A pollinator to watch out for in your gardens: the Red-girdled Mining Bee – UPDATED

Last week, during one of my lockdown garden pollinator surveys, I spotted a bee visiting Germander Speedwell (Veronica chamaedrys) in the garden that I didn’t recognise. It initially confused me as it looked superficially like a Blood Bee in the genus Sphecodes. However the bee was clearly collecting pollen, which Sphecodes spp., being cleptoparasites, don’t do. A quick check in Steven Falk’s Field Guide to the Bees of Great Britain and Ireland and a look at Steven’s Flickr site, suggested that it was almost certainly the Red-girdled Mining Bee (Andrena labiata), which is frequently associated with Germander Speedwell.

I posted this video on Twitter and Steven kindly confirmed my identification:

The Red-girdled Mining Bee is considered “Nationally Scarce” and it has a scattered and southerly distribution, as you can see from the map above, which is from the National Biodiversity Network Atlas account for the species. It’s only recorded from about half a dozen sites in Northamptonshire according to Ryan Clark, the County Bee Recorder. However Steven tells me that it’s being seen more and more frequently in gardens, and indeed just the other day Sarah Arnold, who is also carrying out surveys, emailed me to say that she had spotted it in her garden in Kent.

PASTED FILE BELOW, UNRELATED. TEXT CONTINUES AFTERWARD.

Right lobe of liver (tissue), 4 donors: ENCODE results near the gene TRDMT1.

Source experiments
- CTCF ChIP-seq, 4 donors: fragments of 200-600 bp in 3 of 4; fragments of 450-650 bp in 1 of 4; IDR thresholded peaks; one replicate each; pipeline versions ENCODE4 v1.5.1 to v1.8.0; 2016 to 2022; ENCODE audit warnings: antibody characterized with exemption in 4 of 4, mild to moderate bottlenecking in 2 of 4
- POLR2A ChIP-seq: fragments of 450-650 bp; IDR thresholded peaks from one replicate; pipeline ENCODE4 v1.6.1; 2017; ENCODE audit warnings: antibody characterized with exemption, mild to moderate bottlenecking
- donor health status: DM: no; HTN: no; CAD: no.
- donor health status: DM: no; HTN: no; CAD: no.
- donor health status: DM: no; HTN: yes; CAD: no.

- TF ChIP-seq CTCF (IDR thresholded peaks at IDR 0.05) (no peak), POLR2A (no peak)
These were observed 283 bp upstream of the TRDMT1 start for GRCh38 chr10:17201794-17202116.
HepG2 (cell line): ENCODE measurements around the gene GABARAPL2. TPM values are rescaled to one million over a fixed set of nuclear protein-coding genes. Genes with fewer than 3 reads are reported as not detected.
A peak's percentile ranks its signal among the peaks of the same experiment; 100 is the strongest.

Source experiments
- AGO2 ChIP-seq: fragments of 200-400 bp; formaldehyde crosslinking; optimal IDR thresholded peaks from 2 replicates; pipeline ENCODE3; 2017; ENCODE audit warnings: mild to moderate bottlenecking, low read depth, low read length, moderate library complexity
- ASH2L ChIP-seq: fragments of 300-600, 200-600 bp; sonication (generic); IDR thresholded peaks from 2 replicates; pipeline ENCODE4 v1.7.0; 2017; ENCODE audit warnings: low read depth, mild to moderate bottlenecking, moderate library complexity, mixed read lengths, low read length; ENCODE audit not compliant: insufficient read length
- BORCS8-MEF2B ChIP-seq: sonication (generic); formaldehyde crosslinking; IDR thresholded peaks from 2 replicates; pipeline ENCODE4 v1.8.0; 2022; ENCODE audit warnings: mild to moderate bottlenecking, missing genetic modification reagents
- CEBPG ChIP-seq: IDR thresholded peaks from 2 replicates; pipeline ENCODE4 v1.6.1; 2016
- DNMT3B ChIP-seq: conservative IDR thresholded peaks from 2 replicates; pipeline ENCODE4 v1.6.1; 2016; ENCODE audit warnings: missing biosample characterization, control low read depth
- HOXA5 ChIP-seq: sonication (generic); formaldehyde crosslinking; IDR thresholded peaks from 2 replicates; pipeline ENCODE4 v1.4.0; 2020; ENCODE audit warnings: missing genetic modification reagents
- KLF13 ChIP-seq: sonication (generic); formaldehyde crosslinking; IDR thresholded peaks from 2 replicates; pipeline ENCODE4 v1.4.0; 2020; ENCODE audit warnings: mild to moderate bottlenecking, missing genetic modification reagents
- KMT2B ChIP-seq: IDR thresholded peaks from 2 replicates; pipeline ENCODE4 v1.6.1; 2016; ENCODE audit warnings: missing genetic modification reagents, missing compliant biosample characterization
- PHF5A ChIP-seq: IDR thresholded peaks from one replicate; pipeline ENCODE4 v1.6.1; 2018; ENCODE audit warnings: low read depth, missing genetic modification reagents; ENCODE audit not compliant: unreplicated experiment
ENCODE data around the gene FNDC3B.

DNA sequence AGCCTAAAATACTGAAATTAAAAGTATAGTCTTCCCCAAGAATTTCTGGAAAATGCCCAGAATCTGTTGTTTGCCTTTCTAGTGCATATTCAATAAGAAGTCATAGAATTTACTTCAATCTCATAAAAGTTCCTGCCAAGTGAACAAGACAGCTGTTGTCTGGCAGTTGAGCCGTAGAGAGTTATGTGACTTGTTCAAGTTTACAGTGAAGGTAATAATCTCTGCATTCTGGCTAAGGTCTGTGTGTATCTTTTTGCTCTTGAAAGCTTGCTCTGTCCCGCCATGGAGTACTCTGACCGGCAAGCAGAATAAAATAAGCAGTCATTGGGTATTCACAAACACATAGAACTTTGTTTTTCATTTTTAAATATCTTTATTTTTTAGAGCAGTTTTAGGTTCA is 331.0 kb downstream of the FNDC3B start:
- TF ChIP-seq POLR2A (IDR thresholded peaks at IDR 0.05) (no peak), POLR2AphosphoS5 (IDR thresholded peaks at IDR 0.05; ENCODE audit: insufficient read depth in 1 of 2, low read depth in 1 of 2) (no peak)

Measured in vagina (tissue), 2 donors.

So this is a bee that’s definitely one to look out for, especially if you have Germander Speedwell growing.

UPDATE: I should of course have also given a link to the BWARS account for this species, and mentioned that confirmed or suspected observations can be uploaded to iRecord.

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Filed under Bees, Biodiversity, Gardens, Urban biodiversity

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